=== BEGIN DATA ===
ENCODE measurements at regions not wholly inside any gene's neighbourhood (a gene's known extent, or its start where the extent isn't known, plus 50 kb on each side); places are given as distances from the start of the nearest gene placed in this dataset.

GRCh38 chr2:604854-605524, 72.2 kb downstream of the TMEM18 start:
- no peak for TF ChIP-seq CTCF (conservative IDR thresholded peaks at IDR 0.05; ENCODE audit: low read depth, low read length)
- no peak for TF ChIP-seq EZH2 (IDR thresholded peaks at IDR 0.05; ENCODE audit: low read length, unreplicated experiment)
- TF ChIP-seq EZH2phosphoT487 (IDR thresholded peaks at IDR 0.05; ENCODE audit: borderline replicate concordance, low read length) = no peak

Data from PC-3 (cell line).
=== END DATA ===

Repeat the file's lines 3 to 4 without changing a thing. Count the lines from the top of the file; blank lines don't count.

- no peak for TF ChIP-seq CTCF (conservative IDR thresholded peaks at IDR 0.05; ENCODE audit: low read depth, low read length)
- no peak for TF ChIP-seq EZH2 (IDR thresholded peaks at IDR 0.05; ENCODE audit: low read length, unreplicated experiment)